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Australian Open: Andy Murray’s next foe an unknown quantity


Andy Murray faces Illya Marchenko in the Australian Open after getting past Karol Beck.

Andy Murray faces Illya Marchenko in the Australian Open after getting past Karol Beck.

PA Wire

Andy Murray faces Illya Marchenko in the Australian Open after getting past Karol Beck.

It might be tempting to suggest that the gap in talent between Andy Murray and Illya Marchenko is as wide as the distance between their respective birthplaces of Dunblane and Dneprodzerzhinsk, but last year's Australian Open runner-up is taking nothing for granted.

After sweeping aside Karol Beck, who retired with a back injury here yesterday when trailing 6-3, 6-1, 4-2 in their first-round match, Murray dispatched his mother Judy and Dani Vallverdu, his friend and hitting partner, to watch Marchenko, who will be his opponent in the second round tomorrow.

“They will also watch videos of him on the internet and YouTube and pick up as many things as possible,” Murray said.

Judy Murray was making copious notes as 23-year-old Marchenko, from Ukraine, beat Spain's Ruben Ramirez Hidalgo |6-3, 6-4, 6-1. The world No 79 has climbed more than 140 places in the rankings in the past 15 months, but Murray admitted he knows little about him.

About the only time the world number five can recall Marchenko coming across his radar was when the British Davis Cup team — minus their best player — lost to Ukraine in Glasgow two years ago.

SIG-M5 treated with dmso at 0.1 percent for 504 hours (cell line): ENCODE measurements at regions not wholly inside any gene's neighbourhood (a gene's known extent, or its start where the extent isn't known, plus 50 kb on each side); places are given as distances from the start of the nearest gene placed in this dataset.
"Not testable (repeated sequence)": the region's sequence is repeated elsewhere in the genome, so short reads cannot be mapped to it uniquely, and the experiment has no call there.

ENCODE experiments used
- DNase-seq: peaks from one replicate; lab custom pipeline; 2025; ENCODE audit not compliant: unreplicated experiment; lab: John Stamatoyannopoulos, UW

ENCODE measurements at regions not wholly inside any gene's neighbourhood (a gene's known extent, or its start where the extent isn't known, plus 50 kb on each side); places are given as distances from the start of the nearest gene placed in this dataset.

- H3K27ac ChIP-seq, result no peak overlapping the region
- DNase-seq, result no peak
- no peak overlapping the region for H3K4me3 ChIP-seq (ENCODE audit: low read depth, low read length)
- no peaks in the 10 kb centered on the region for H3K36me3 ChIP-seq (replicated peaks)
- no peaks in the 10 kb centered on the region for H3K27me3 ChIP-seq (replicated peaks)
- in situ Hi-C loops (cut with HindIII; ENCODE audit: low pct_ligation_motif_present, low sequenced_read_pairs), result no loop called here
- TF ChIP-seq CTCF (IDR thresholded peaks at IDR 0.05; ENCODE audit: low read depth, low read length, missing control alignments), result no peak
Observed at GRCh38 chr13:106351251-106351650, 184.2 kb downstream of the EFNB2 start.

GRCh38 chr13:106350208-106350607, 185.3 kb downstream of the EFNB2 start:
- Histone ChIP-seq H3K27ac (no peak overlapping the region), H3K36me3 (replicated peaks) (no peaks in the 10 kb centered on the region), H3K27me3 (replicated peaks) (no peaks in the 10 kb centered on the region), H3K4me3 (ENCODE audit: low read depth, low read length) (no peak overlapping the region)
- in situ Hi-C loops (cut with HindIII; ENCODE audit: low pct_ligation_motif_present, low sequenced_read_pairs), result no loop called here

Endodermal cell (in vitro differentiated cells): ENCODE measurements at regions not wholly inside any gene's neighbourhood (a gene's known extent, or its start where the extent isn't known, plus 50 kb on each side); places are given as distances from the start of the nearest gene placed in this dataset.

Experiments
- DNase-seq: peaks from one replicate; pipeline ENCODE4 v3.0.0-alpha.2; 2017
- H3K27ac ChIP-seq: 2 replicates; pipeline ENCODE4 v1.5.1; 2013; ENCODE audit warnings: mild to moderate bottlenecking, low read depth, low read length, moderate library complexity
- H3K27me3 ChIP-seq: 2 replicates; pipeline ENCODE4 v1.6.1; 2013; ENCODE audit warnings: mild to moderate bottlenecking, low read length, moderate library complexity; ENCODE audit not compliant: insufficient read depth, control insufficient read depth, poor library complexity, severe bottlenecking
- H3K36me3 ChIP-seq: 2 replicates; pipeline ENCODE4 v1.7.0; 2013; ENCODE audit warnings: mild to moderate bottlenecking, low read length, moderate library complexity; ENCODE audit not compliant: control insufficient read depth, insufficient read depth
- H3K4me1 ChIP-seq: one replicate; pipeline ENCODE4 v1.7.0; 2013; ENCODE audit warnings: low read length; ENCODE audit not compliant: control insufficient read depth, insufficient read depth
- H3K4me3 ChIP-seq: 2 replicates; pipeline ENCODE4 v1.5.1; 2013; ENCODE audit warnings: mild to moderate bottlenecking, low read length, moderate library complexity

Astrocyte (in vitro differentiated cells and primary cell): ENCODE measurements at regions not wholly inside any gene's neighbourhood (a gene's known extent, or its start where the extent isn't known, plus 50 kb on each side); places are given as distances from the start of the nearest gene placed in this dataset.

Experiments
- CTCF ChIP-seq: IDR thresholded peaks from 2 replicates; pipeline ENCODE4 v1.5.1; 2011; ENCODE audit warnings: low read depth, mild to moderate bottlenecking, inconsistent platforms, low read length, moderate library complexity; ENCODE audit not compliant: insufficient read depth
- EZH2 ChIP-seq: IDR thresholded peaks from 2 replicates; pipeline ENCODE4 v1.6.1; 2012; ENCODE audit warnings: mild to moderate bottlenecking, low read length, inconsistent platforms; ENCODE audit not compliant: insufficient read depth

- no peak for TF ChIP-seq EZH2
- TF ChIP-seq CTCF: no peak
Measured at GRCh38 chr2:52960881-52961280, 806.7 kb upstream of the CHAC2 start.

Marchenko beat Josh Goodall in a crucial opening rubber as the visiting team won 4-1, a result that helped to relegate Britain to the competition's third tier at the end of the year.

Murray, who parted company with Miles Maclagan last summer and does not have Alex Corretja, his part-time coach, with him here, said: “I talk at length with Dani about all the matches I play. I actually find it a lot easier to communicate with him because I've known him such a long time and he knows me well. I actually find that good.

“There is a little bit more responsibility on my shoulders. Because Dani has never really coached before, I do have to come up with some tactics myself, but that's been the one thing that since I was young I was always quite good at. I've always enjoyed working out how to play opponents.

“I trust him, I trust his judgement. If you talk to him he knows a lot about tennis. He watches loads and plays a lot himself, so it definitely helps having him around and my mum as well.”

Murray added: “It can happen in sport that the people around you are also kind of in it for themselves, whereas right now the people who are with me are right behind me and will do whatever it takes to get me ready in training and preparation, down to the small details. I enjoy it. Everyone is working in the right direction.”

What did Marchenko think of Murray? “We're similar players,” he said. “Of course I know more about him than he knows about me, but I don't think he cares.”

The winner of the Murray-Marchenko match will play Spain's Guillermo Garcia-Lopez or Argentina's Eduardo Schwank. The 2009 US Open champion Juan Martin del Potro, returning after a lengthy absence with a wrist injury, is a potential fourth-round opponent for Murray.

Belfast Telegraph